angle, angle_rate: the tilt angle of the scooter in radians and its derivative in radians/sec
steer_knob: the reading from the steering knob, between -1 and +1.
Balance
balance_torque = 5.0 * (angle - rest_angle) + 0.4 * angle_rate
Limit top speed by tilting back
overspeed = max(0, cur_speed - 0.5)
if (overspeed > 0) {
overspeed_integral = min(0.4, overspeed_integral + min(0.2, overspeed+0.05) * dt)
}
else {
overspeed_integral = max(0, overspeed_integral - 0.04*dt)
}
rest_angle = 0.4*overspeed + 0.7*overspeed_integral
Steer. Decrease steering rate at high speed
steer_cmd = 0.07/(0.3+abs(cur_speed)) * steer_knob
Track current speed
cur_speed += 1.2 * balance_torque * dt
Differential steering
left_motor_pwm = balance_torque + cur_speed + steer_cmd
right_motor_pwm = balance_torque + cur_speed - steer_cmd
Outputs
left_motor_pwm and right_motor_pwm directly set the duty cycle of the pulse width modulator for the wheel controller, and range from -1 to +1 (+1 is 100% forward, -1 is 100% reverse.)

Gyroscope

In order to keep the handle vertical, it needs to know which way is up. Humans, other mammals, and even lobsters have a nifty little sensor in the inner ear which does this, and it's possible to do something similar mechanically. The simplest way to know which way is up is with a pendulum. A pendulum at rest points down.

Unfortunately, the scooter is not at rest. If it's accelerating forwards a pendulum will swing backwards. It may also get swinging back and forth. It needs a much more stable notion of up.

A gyroscope made from a spinning wheel is the classical solution to keeping a vertical reference. They are still used in airplanes to remind pilots which way is up when they're in the clouds. But having an actual spinning flywheel is clumsy. They take time to spin up, they need expensive precision bearings and lubrication and use a lot of power, and occasionally the flywheel explodes (they have to spin pretty fast) and sends little bits of shrapnel into the rest of the system.

Although it's hard to visualize, it turns out that if you have a tuning fork vibrating and rotate it, it will cause a measurable vibration in the perpendicular direction. By measuring the vibration you can tell which way it is rotating and how fast. The scooter uses a very small ceramic tuning fork in just this way. They are a standard electronic product called a piezoelectric rate gyro, used in handheld camcorders to detect your hand jiggling and subtract out the motion from the picture to make it stable. One of the first successful applications of nanotechnology, they're a vital enabling technology for TV shows like C.O.P.S.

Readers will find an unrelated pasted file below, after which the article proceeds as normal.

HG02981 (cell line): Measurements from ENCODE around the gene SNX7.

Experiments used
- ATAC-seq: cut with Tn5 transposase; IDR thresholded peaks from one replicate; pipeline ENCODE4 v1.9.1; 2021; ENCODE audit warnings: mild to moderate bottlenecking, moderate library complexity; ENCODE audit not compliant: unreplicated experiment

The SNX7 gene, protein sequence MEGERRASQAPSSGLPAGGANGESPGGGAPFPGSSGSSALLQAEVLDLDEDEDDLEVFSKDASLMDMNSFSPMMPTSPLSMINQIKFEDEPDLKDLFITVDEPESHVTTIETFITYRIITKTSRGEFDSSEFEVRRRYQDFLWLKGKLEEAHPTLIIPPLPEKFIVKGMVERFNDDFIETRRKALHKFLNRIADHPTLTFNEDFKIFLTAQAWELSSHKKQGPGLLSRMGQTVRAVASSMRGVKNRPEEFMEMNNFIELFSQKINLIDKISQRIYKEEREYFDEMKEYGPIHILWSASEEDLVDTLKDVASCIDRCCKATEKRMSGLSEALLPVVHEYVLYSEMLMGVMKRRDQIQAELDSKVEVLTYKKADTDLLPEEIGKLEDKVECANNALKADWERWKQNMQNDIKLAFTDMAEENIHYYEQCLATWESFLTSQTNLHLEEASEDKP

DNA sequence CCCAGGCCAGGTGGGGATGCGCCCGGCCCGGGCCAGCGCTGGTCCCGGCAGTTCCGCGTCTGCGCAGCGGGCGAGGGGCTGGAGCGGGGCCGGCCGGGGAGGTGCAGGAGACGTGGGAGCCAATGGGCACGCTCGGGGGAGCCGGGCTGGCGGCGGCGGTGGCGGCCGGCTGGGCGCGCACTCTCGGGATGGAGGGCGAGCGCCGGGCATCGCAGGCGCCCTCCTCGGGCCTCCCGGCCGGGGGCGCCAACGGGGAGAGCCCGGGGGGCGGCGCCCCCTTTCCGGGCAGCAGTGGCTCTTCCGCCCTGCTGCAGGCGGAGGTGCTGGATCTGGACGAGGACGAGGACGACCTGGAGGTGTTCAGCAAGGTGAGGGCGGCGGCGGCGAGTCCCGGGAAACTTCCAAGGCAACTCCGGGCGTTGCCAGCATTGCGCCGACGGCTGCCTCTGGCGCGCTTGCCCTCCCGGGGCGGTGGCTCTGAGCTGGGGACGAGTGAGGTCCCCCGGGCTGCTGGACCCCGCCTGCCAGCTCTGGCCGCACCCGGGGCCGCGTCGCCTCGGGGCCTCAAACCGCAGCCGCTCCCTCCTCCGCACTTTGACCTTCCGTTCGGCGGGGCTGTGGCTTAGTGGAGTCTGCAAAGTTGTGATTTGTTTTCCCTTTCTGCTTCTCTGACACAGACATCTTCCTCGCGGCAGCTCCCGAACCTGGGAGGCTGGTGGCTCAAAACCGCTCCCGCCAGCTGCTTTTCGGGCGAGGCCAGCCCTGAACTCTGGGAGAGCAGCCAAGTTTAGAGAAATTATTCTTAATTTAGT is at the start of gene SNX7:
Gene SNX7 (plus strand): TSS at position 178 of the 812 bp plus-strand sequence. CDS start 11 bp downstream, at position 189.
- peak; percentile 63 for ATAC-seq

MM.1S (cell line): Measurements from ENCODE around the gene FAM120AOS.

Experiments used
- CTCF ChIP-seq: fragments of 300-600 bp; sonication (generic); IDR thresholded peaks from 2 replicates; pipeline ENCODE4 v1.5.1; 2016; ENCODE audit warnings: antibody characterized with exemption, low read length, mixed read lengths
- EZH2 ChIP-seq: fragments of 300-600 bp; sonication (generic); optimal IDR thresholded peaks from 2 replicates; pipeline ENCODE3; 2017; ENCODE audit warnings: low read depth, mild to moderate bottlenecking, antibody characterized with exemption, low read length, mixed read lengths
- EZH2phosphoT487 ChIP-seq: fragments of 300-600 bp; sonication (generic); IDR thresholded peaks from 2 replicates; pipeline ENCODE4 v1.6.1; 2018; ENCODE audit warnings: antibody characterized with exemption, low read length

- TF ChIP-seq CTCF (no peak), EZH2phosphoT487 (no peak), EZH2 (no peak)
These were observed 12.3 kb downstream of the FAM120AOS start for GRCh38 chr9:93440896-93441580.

Unfortunately, these rate gyros are not perfect. They tend to report a small rate of rotation even when they're perfectly still. And if the balancing software integrates this small rate for long enough, it'll think it has rotated a lot. So it needs to compensate for that, and it does it with a pendulum. While a pendulum may swing around and wobble back and forth in the short term, the long-term average of its position is straight down.

Again, it doesn't use an actual pendulum. It uses a "micromachined silicon accelerometer", a silicon chip with a sort of diving board etched into it. This diving board bends a tiny amount in the direction of gravity, and some electronics detect how much it bends. With two of these arranged perpendicular to each other, it can compute the angle of gravity by computing the arctangent of the ratio of the bending measurements. And unlike a pendulum they don't get swinging around.

So now it has to combine the short-term reading of the rate gyro and the long-term reading of the pendulum. There is a theoretically optimal way to combine these pieces of information into a good estimate of actual tilt angle. This is called a Kalman filter. Such a filter was a good place to start, but I found I got better results with a hand-tuned feedback loop.

Sound complicated? It's not as bad as it sounds. In fact, the whole code, including stuff to read ADCs and manage serial communication is about 500 lines.

Microcontrollers

All the software needs somewhere to run. Not so long ago this task would have required more computer than you could lift, but now it runs in a tiny chip costing $10. The one I used is from Atmel. They're fast and very easy to write software for; I wrote the code in C using floating point arithmetic and trigonometric functions, and it has plenty of speed for this kind of application.

The Atmel chip I'm using has built in analog data converters to interface with the gyroscopes and steering controls so it's a nearly complete solution. There are only about 5 chips in the whole scooter.

Motor driver

The software needs to exert precise control over the speed and torque of the motors. Under worst-case conditions, like going fast up a steep ramp, the motors need to work very hard to keep up and can consume a tremendous amount of power doing so, as much as 5000 watts.

The torque generated by the motor is directly related to the current flowing through the motor. The current is controlled by alternately switching the motor across the full battery voltage, then short circuiting it. If it did this slowly it would do just what you'd think: alternate full speed, then full stop. But it alternates very fast, about 4000 times per second, and this produces a smooth output from the motor. If it spends 37% of the time with the motor connected to the battery, the motor runs about 37% of full speed.